So back to my first important visit to the shop. If you look at wellness blogs about a lot of these ailments, the most common advice you’ll find is to make drastic changes to your diet, like eating only whole grains or avoiding them completely, going on a restrictive elimination diet or detoxing. Healing yourself requires hard work and sacrifice. But here was Emma telling me just to eat more gently– eat white rice (to make it a resistant starch: cooked the day before, refrigerated and then reheated as needed) instead of brown, cook vegetables well so they’re easier to digest, and eat three meals a day with 3-4 hours in between and no snacking (so I wouldn’t have such severe blood sugar spikes). And eat ghee. Lots of ghee.
But it couldn’t be that easy, could it? I figured following this advice for a while couldn’t hurt.
The positive changes from this “diet” and using the Between You & the Moon products snuck up on me. I went from a constant state of inflammation to realizing that it had been a few months since I’d been laid up on the couch with a heating pad. My tolerance for foods has gotten a lot better. My skin looks healthy and happy. My dreaded hormonal breakouts barely make an appearance. And a side note about hormones, along with the hormonal breakouts, I also have premenstrual dysphoric disorder (for me: depression, anxiety, irritability that lasts two weeks out of my cycle) that has gotten so much better since following these guidelines. That was something I thought I’d be stuck with no matter what. I’m blown away that so many issues have improved just because I’m feeding myself well.
Not to say that my journey is done. I recently fell into a pattern of stretching out the hours between my meals. And guess what? The stress bumps on my chin popped up immediately and my neck and hands started aching again. This was proof enough to me that I must meet my body’s basic needs in order to heal. It was always me versus body, two opposing beings. The body that once felt foreign to me can now be trusted and relied upon.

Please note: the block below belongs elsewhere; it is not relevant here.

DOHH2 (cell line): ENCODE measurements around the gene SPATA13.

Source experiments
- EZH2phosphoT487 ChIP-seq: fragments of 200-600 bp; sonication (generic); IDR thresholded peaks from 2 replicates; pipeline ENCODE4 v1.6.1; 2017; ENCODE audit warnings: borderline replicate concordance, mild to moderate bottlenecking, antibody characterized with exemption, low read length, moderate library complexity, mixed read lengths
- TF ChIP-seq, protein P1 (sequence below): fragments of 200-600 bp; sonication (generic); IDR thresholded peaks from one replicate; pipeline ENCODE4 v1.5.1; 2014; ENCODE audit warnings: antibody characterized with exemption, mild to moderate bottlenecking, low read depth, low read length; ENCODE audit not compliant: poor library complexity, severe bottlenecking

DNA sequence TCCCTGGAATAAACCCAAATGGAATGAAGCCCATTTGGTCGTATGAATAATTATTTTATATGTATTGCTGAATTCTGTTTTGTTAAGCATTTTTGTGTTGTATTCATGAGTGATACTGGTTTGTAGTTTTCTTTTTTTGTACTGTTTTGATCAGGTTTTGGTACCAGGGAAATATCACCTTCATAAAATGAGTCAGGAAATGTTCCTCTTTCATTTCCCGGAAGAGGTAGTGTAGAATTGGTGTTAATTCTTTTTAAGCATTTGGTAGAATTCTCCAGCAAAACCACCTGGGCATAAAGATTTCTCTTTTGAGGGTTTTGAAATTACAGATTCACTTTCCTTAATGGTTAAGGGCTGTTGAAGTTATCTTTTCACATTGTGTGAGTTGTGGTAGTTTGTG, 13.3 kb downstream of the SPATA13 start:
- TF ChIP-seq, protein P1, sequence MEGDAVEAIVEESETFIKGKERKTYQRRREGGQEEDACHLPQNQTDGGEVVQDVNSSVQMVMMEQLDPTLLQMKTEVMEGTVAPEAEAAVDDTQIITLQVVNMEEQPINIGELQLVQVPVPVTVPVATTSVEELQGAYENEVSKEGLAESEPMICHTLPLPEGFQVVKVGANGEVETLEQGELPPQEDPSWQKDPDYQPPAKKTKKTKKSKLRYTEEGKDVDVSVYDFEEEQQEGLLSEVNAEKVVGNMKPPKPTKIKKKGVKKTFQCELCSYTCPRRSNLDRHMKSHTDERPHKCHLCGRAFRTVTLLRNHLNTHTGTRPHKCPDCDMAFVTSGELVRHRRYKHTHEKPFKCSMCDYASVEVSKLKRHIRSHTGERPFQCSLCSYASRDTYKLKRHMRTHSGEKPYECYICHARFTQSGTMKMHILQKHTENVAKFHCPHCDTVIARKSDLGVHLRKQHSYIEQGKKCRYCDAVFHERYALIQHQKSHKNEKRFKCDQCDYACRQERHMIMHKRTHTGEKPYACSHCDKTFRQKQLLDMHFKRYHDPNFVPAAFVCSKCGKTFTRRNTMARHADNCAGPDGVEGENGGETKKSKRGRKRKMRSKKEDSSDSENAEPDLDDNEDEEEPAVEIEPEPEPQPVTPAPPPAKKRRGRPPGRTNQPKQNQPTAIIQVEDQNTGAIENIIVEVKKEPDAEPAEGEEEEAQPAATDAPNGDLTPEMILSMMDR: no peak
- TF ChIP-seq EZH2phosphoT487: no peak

When I get asked what products I’m using or what changes I’ve made, people are surprised when I tell them that a good chunk of the work has been following these (really tasty) guidelines to meet my body’s basic needs. The meal planning does take a bit of work and eating well costs money–but I’ve chosen to invest in that however I can, and I’m lucky to work in a shop where I can get most of the ingredients I cook with.
I think it’s hard for us, myself included, to accept that simple and invisible changes like nourishing our bodies can have such a giant impact on our health and wellbeing. We’re told that our bodies are born to dysfunction and that we must drastically restrict our diets to “fix” them. Or that we’re full of toxins and that the only way to get back to a healthy state is to detox, detox, detox. Compound that with the superficial standards of beauty placed especially on women, and the message internalized is that we must avoid and restrict to be worthy human beings. But we are worthy of nourishment. Embracing that, is healing in more ways than you would expect.
Moisturizing: Because my skin can be reactive, Emma recommended I use NO EVIL for my Moisture Duo. I use 3 drops of oil and 6 pumps Sense & Sensitivity or Clear Complexion Mist. Cow Fart Juice dabbed on breakouts.
Jasmine rice (that’s been cooked and cooled overnight and reheated) with lots of ghee mixed in, topped with fried eggs, bacon, and sautéed spinach (that I steam at the end with apple cider vinegar). Garnished with tamari, sesame seed oil, and fermented ginger and carrots from Hawthorne Valley Farm.
Chicken and sourdough dumpling soup with homemade bone broth.
BLT with an egg
Homemade applesauce with cinnamon